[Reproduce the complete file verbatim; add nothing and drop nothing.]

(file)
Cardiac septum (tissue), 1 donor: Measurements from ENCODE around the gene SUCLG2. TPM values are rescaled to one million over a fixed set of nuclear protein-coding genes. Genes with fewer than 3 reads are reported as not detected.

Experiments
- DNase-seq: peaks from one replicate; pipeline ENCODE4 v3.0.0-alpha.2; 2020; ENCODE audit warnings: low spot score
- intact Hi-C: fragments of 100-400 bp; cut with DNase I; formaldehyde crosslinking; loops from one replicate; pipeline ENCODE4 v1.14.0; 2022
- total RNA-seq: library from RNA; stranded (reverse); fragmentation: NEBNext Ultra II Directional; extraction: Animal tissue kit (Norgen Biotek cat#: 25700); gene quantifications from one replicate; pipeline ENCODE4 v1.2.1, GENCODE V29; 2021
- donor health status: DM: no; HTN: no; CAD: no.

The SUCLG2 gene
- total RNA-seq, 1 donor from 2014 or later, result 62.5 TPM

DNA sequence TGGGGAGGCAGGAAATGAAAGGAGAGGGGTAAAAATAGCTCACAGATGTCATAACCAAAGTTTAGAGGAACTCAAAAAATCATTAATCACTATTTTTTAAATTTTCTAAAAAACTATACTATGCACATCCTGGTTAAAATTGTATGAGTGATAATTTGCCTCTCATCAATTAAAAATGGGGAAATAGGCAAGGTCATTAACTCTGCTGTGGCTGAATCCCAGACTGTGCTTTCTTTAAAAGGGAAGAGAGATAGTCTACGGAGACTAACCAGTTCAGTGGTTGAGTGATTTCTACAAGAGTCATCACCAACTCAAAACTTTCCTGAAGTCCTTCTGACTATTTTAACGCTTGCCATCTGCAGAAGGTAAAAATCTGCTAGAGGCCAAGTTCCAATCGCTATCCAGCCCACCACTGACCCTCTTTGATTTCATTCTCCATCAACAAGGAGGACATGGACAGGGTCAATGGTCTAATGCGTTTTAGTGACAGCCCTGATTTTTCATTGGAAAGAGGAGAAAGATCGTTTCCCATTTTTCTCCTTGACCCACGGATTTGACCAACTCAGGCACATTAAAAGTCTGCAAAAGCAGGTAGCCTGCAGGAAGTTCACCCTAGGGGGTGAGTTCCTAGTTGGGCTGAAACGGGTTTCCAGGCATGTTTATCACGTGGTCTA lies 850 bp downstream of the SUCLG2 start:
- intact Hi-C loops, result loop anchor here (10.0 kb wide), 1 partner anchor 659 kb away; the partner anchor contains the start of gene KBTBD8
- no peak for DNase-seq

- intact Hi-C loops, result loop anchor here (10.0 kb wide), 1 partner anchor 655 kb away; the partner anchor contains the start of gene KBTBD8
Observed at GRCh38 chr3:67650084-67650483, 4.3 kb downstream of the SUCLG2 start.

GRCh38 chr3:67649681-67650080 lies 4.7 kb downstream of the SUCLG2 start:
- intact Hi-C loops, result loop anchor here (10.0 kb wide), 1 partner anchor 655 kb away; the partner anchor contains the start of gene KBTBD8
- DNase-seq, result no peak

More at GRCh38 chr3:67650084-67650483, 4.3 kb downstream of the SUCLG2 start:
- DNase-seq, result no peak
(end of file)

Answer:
Cardiac septum (tissue), 1 donor: Measurements from ENCODE around the gene SUCLG2. TPM values are rescaled to one million over a fixed set of nuclear protein-coding genes. Genes with fewer than 3 reads are reported as not detected.

Experiments
- DNase-seq: peaks from one replicate; pipeline ENCODE4 v3.0.0-alpha.2; 2020; ENCODE audit warnings: low spot score
- intact Hi-C: fragments of 100-400 bp; cut with DNase I; formaldehyde crosslinking; loops from one replicate; pipeline ENCODE4 v1.14.0; 2022
- total RNA-seq: library from RNA; stranded (reverse); fragmentation: NEBNext Ultra II Directional; extraction: Animal tissue kit (Norgen Biotek cat#: 25700); gene quantifications from one replicate; pipeline ENCODE4 v1.2.1, GENCODE V29; 2021
- donor health status: DM: no; HTN: no; CAD: no.

The SUCLG2 gene
- total RNA-seq, 1 donor from 2014 or later, result 62.5 TPM

DNA sequence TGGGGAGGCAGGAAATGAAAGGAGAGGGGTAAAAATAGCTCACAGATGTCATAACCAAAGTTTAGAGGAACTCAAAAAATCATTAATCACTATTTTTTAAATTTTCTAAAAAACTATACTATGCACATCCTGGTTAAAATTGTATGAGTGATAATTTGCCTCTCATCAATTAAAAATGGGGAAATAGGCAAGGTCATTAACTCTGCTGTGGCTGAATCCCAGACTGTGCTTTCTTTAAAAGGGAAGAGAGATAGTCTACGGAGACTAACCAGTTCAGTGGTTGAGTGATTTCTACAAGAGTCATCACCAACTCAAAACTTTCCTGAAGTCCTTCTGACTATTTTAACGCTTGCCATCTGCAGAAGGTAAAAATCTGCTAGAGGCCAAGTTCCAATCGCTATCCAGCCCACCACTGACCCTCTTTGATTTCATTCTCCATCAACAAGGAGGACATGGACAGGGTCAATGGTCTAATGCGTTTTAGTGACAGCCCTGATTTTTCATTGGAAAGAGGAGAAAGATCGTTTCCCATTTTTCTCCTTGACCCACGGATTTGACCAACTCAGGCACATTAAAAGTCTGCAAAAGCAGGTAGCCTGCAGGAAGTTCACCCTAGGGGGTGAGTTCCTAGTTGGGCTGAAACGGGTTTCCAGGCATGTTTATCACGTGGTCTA lies 850 bp downstream of the SUCLG2 start:
- intact Hi-C loops, result loop anchor here (10.0 kb wide), 1 partner anchor 659 kb away; the partner anchor contains the start of gene KBTBD8
- no peak for DNase-seq

- intact Hi-C loops, result loop anchor here (10.0 kb wide), 1 partner anchor 655 kb away; the partner anchor contains the start of gene KBTBD8
Observed at GRCh38 chr3:67650084-67650483, 4.3 kb downstream of the SUCLG2 start.

GRCh38 chr3:67649681-67650080 lies 4.7 kb downstream of the SUCLG2 start:
- intact Hi-C loops, result loop anchor here (10.0 kb wide), 1 partner anchor 655 kb away; the partner anchor contains the start of gene KBTBD8
- DNase-seq, result no peak

More at GRCh38 chr3:67650084-67650483, 4.3 kb downstream of the SUCLG2 start:
- DNase-seq, result no peak